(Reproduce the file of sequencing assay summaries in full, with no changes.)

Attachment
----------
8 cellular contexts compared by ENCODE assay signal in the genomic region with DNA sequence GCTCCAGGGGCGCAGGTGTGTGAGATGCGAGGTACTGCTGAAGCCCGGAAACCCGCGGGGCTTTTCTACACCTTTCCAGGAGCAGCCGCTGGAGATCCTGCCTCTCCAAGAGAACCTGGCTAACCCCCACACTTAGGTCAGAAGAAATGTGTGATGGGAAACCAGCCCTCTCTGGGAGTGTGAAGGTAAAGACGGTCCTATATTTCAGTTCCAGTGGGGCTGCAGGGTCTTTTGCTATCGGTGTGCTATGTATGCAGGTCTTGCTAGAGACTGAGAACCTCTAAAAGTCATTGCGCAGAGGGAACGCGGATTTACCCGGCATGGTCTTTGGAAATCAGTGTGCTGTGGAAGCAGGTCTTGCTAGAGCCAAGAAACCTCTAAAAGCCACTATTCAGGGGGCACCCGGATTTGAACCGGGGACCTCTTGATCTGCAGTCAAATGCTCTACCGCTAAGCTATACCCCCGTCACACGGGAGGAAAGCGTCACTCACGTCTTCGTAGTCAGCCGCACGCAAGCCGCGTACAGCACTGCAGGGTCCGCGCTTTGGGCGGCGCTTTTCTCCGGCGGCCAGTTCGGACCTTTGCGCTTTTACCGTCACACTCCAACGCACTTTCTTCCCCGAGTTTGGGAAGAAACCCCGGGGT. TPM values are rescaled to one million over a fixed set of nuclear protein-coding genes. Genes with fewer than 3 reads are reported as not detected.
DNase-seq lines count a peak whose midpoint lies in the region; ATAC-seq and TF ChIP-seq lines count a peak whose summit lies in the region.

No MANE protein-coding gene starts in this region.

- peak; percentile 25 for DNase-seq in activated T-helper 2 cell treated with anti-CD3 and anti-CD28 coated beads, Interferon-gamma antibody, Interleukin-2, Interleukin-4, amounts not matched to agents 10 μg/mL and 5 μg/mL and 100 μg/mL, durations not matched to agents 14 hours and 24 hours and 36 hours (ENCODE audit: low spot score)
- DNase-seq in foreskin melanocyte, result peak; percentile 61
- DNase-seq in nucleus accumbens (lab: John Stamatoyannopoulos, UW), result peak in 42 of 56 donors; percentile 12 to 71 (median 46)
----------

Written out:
8 cellular contexts compared by ENCODE assay signal in the genomic region with DNA sequence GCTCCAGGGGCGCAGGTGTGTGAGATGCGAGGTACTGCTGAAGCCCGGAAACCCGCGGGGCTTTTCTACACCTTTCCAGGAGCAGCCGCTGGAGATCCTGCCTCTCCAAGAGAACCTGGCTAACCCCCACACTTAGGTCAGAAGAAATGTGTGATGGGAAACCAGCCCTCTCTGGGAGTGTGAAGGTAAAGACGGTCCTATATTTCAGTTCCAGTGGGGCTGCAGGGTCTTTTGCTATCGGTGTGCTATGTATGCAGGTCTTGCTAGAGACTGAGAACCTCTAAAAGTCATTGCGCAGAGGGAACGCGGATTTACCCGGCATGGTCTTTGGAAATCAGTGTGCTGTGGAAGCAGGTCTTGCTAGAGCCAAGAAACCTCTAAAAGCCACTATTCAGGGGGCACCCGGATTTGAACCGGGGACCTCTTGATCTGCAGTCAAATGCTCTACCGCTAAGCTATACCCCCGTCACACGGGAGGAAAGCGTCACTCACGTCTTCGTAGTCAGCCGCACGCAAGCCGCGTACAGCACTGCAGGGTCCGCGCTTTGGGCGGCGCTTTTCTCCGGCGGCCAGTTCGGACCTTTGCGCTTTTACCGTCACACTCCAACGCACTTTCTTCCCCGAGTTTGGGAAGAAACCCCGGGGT. TPM values are rescaled to one million over a fixed set of nuclear protein-coding genes. Genes with fewer than 3 reads are reported as not detected.
DNase-seq lines count a peak whose midpoint lies in the region; ATAC-seq and TF ChIP-seq lines count a peak whose summit lies in the region.

No MANE protein-coding gene starts in this region.

- peak; percentile 25 for DNase-seq in activated T-helper 2 cell treated with anti-CD3 and anti-CD28 coated beads, Interferon-gamma antibody, Interleukin-2, Interleukin-4, amounts not matched to agents 10 μg/mL and 5 μg/mL and 100 μg/mL, durations not matched to agents 14 hours and 24 hours and 36 hours (ENCODE audit: low spot score)
- DNase-seq in foreskin melanocyte, result peak; percentile 61
- DNase-seq in nucleus accumbens (lab: John Stamatoyannopoulos, UW), result peak in 42 of 56 donors; percentile 12 to 71 (median 46)